Right Now: Why We Need New Solutions to Address Obesity in America

Right now, how worried are you about obesity?

Right now obesity in America is a widespread health problem that has grown rapidly in recent decades. According to research conducted by the National Health and Nutrition Examination Survey from 2009-2010, over 1/3 of U.S. adults (35.7%) are obese. That’s more than one out of three people!

Right now this statistic is troubling when you consider that heart disease, stroke, type 2 diabetes and certain types of cancer are directly linked to obesity tirzepatide.

Right now the alarming amount of obese people also costs a great deal. Did you know that in comparison to someone of normal weight, the medical costs for an obese person on average are $1,429 higher? And in fact, did you know that in 2008 the total medical costs corresponding to the obesity epidemic in America were estimated to total $147 billion(!)?

Right now children in America are also at risk and are experiencing higher obesity rates. Research shows that 17% of children and adolescents aged 2-19 suffer from childhood obesity, a surprisingly high figure despite all the awareness our society has today. Equally troubling is that childhood obesity has been associated with cardiovascular risk factors and premature death. Children who are obese during childhood are also more likely to carry this problem into adulthood, which then leads to more serious health threats, such as an increased risk of stroke and many chronic diseases.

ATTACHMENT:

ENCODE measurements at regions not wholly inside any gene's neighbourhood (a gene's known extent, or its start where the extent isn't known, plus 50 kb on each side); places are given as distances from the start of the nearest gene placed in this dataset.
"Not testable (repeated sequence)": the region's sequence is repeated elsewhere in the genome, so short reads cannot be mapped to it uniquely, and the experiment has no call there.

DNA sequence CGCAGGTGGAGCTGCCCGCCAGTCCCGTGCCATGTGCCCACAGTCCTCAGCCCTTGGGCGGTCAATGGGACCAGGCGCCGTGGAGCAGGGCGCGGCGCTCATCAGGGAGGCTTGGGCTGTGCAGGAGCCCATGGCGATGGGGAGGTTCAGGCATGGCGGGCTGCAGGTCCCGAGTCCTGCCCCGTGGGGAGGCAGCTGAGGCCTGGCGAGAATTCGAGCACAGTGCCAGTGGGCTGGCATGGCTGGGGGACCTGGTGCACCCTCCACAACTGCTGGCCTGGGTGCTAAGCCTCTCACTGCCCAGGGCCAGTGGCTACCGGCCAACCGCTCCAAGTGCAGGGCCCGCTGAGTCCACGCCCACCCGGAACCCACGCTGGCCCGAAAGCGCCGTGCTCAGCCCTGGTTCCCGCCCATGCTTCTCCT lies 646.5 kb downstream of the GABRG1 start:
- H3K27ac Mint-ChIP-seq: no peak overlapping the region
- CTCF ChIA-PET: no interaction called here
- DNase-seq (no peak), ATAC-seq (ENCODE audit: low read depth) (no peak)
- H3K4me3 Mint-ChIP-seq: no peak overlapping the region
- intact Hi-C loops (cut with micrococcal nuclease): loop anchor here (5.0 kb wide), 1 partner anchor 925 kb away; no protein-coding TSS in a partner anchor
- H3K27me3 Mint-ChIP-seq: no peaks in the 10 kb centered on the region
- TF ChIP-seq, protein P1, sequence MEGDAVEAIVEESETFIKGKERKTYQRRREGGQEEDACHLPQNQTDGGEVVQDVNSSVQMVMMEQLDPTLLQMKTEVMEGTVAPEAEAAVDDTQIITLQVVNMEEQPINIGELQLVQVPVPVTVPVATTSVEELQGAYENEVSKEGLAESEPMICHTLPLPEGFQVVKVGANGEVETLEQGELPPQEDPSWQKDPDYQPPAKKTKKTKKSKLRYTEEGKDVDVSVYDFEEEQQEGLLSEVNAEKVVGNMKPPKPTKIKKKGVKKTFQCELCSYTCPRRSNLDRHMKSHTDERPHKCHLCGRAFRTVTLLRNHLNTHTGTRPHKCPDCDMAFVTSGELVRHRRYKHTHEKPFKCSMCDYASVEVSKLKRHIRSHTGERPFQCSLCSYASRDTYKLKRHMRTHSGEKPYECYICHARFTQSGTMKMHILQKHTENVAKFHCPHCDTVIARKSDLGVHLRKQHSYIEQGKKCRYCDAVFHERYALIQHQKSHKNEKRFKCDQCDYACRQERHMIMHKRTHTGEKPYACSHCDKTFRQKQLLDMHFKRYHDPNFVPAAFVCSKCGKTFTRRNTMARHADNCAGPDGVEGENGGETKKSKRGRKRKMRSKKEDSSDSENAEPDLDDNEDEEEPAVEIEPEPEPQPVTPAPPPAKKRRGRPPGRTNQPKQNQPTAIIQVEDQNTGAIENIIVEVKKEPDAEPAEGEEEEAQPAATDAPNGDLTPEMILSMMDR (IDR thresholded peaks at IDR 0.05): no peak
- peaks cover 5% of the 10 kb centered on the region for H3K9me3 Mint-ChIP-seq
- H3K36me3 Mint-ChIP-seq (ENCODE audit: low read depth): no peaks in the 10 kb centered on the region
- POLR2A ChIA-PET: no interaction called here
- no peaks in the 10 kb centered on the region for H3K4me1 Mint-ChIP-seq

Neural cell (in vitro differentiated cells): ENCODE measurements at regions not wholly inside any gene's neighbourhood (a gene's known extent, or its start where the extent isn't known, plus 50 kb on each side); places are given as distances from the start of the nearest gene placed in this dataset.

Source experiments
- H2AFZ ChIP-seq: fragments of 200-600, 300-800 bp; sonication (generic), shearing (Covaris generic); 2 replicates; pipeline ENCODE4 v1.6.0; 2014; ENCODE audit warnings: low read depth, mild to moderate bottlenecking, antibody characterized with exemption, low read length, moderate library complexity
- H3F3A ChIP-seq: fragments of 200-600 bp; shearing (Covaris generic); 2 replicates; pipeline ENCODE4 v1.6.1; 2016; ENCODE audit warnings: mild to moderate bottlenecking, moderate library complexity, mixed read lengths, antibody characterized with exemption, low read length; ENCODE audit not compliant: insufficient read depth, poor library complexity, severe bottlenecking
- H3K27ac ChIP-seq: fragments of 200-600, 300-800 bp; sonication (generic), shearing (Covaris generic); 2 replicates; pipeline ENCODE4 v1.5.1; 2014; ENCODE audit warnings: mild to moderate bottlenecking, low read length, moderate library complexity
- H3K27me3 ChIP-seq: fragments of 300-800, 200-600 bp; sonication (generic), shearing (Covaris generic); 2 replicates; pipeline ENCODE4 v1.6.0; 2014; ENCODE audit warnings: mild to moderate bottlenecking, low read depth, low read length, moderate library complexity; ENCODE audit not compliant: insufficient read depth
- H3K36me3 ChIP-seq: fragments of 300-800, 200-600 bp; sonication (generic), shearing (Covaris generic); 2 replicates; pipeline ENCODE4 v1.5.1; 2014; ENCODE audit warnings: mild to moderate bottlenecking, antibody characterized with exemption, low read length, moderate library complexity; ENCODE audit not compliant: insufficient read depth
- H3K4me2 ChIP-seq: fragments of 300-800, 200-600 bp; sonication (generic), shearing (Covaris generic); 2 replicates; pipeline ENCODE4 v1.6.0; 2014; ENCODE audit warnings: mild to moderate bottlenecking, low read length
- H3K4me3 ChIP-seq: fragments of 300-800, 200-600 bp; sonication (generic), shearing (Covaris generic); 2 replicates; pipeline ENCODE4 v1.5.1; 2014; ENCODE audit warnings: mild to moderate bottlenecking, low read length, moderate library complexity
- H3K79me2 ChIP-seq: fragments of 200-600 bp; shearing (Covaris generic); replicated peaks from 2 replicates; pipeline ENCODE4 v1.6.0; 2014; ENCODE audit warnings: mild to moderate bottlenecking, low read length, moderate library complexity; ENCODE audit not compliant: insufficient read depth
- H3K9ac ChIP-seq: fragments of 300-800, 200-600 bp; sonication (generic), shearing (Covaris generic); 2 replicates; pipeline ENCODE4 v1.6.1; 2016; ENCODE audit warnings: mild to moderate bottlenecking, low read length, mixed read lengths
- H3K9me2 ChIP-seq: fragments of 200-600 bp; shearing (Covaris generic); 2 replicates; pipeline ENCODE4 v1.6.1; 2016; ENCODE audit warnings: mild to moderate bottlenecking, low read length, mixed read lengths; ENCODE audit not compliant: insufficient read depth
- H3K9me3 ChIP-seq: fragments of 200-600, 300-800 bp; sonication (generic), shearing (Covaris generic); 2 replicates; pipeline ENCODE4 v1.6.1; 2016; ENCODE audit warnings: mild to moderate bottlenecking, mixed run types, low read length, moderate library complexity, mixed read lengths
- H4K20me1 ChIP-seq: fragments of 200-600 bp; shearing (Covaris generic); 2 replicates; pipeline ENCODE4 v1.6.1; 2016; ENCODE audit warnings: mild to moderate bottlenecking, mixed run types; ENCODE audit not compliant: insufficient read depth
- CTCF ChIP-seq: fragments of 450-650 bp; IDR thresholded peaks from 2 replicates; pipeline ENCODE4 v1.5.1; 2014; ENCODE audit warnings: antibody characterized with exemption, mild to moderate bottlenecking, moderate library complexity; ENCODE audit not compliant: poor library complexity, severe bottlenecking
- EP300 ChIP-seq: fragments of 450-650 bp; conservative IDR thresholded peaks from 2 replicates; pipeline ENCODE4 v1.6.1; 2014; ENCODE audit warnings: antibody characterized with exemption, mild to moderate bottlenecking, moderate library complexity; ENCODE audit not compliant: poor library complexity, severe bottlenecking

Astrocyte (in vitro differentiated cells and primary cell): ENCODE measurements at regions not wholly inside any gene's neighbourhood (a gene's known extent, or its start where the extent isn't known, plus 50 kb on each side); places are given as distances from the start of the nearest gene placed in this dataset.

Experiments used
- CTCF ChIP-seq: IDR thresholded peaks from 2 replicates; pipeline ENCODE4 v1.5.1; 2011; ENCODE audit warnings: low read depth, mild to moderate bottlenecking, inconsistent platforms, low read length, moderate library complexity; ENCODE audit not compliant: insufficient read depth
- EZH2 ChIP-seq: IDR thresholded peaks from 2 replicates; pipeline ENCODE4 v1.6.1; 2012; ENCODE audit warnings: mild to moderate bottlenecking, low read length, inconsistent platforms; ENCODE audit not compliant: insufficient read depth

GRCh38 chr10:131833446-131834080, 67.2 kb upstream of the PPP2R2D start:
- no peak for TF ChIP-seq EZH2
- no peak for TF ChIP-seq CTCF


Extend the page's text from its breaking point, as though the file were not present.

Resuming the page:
Right now the obesity epidemic in America has shown no signs that it is going to go way any time soon. Not only does this pose massive health and medical care problems, but it also bodes very darkly for these individuals prospects in the future. For many, obesity is likely (or will) become lifelong ordeals if they don’t get help. We haven’t even explored what obesity does to ones self-esteem, their connection to their communities, their future job prospects, their contributions, etc.

Right now we need new solutions to address obesity in America simply because what we’re doing as a society just isn’t enough. Educating people about exercise, nutrition, and healthy living is a great thing … but right now we need to spend equal (if not more) time educating obese people and at risk children about their emotional/human needs, their triggers and patterns, and how to constructively break their debilitating vices.

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